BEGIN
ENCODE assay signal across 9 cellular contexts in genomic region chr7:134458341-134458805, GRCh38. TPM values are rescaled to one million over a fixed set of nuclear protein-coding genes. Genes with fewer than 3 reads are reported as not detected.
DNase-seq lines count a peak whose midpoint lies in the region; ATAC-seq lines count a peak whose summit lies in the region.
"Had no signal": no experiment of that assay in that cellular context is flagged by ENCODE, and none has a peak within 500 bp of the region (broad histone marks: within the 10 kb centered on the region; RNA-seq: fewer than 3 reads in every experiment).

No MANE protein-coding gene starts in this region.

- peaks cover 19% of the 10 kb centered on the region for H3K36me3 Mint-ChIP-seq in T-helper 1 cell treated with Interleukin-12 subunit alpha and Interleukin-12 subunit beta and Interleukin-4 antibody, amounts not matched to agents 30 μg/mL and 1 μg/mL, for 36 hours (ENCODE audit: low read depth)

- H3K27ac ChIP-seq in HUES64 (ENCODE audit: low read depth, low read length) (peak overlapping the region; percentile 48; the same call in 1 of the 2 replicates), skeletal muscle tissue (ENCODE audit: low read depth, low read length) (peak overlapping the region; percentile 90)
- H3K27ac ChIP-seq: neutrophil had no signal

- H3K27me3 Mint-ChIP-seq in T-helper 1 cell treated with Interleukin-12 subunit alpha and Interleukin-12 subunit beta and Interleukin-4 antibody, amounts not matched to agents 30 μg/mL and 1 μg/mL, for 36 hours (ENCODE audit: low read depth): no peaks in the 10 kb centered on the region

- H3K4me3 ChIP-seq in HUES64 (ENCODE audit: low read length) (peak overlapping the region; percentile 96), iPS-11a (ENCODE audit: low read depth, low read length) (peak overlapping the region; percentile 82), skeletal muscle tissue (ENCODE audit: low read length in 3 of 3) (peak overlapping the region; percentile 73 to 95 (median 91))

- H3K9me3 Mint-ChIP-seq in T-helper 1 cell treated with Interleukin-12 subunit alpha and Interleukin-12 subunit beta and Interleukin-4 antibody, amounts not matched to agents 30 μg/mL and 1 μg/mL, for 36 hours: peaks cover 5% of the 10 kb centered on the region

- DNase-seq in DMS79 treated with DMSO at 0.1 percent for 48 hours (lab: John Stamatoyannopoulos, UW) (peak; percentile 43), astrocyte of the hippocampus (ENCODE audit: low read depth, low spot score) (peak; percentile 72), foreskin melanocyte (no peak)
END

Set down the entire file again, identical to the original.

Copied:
ENCODE assay signal across 9 cellular contexts in genomic region chr7:134458341-134458805, GRCh38. TPM values are rescaled to one million over a fixed set of nuclear protein-coding genes. Genes with fewer than 3 reads are reported as not detected.
DNase-seq lines count a peak whose midpoint lies in the region; ATAC-seq lines count a peak whose summit lies in the region.
"Had no signal": no experiment of that assay in that cellular context is flagged by ENCODE, and none has a peak within 500 bp of the region (broad histone marks: within the 10 kb centered on the region; RNA-seq: fewer than 3 reads in every experiment).

No MANE protein-coding gene starts in this region.

- peaks cover 19% of the 10 kb centered on the region for H3K36me3 Mint-ChIP-seq in T-helper 1 cell treated with Interleukin-12 subunit alpha and Interleukin-12 subunit beta and Interleukin-4 antibody, amounts not matched to agents 30 μg/mL and 1 μg/mL, for 36 hours (ENCODE audit: low read depth)

- H3K27ac ChIP-seq in HUES64 (ENCODE audit: low read depth, low read length) (peak overlapping the region; percentile 48; the same call in 1 of the 2 replicates), skeletal muscle tissue (ENCODE audit: low read depth, low read length) (peak overlapping the region; percentile 90)
- H3K27ac ChIP-seq: neutrophil had no signal

- H3K27me3 Mint-ChIP-seq in T-helper 1 cell treated with Interleukin-12 subunit alpha and Interleukin-12 subunit beta and Interleukin-4 antibody, amounts not matched to agents 30 μg/mL and 1 μg/mL, for 36 hours (ENCODE audit: low read depth): no peaks in the 10 kb centered on the region

- H3K4me3 ChIP-seq in HUES64 (ENCODE audit: low read length) (peak overlapping the region; percentile 96), iPS-11a (ENCODE audit: low read depth, low read length) (peak overlapping the region; percentile 82), skeletal muscle tissue (ENCODE audit: low read length in 3 of 3) (peak overlapping the region; percentile 73 to 95 (median 91))

- H3K9me3 Mint-ChIP-seq in T-helper 1 cell treated with Interleukin-12 subunit alpha and Interleukin-12 subunit beta and Interleukin-4 antibody, amounts not matched to agents 30 μg/mL and 1 μg/mL, for 36 hours: peaks cover 5% of the 10 kb centered on the region

- DNase-seq in DMS79 treated with DMSO at 0.1 percent for 48 hours (lab: John Stamatoyannopoulos, UW) (peak; percentile 43), astrocyte of the hippocampus (ENCODE audit: low read depth, low spot score) (peak; percentile 72), foreskin melanocyte (no peak)